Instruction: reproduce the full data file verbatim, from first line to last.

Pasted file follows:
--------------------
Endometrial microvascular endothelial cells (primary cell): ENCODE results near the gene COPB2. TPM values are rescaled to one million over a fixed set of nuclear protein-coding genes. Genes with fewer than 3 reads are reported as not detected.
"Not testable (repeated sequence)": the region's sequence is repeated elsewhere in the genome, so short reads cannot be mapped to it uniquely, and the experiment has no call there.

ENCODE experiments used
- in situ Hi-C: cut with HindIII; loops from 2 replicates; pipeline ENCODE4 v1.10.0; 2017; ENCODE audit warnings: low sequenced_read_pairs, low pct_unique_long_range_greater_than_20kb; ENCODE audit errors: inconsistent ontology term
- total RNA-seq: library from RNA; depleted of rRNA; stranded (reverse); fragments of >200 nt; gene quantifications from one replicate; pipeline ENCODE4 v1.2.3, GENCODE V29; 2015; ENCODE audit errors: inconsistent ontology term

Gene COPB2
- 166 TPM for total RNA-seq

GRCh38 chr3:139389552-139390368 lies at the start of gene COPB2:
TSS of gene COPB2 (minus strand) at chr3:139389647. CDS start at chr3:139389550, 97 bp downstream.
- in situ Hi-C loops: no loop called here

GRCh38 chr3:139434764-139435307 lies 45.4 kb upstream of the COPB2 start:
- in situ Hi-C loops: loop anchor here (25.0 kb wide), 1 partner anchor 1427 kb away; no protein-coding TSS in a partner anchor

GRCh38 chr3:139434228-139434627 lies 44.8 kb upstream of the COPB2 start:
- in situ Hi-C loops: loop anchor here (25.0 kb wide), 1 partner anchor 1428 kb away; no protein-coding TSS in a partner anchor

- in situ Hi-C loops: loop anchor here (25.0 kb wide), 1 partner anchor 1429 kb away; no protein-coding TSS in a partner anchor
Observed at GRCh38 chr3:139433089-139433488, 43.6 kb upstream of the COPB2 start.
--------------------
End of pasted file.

Endometrial microvascular endothelial cells (primary cell): ENCODE results near the gene COPB2. TPM values are rescaled to one million over a fixed set of nuclear protein-coding genes. Genes with fewer than 3 reads are reported as not detected.
"Not testable (repeated sequence)": the region's sequence is repeated elsewhere in the genome, so short reads cannot be mapped to it uniquely, and the experiment has no call there.

ENCODE experiments used
- in situ Hi-C: cut with HindIII; loops from 2 replicates; pipeline ENCODE4 v1.10.0; 2017; ENCODE audit warnings: low sequenced_read_pairs, low pct_unique_long_range_greater_than_20kb; ENCODE audit errors: inconsistent ontology term
- total RNA-seq: library from RNA; depleted of rRNA; stranded (reverse); fragments of >200 nt; gene quantifications from one replicate; pipeline ENCODE4 v1.2.3, GENCODE V29; 2015; ENCODE audit errors: inconsistent ontology term

Gene COPB2
- 166 TPM for total RNA-seq

GRCh38 chr3:139389552-139390368 lies at the start of gene COPB2:
TSS of gene COPB2 (minus strand) at chr3:139389647. CDS start at chr3:139389550, 97 bp downstream.
- in situ Hi-C loops: no loop called here

GRCh38 chr3:139434764-139435307 lies 45.4 kb upstream of the COPB2 start:
- in situ Hi-C loops: loop anchor here (25.0 kb wide), 1 partner anchor 1427 kb away; no protein-coding TSS in a partner anchor

GRCh38 chr3:139434228-139434627 lies 44.8 kb upstream of the COPB2 start:
- in situ Hi-C loops: loop anchor here (25.0 kb wide), 1 partner anchor 1428 kb away; no protein-coding TSS in a partner anchor

- in situ Hi-C loops: loop anchor here (25.0 kb wide), 1 partner anchor 1429 kb away; no protein-coding TSS in a partner anchor
Observed at GRCh38 chr3:139433089-139433488, 43.6 kb upstream of the COPB2 start.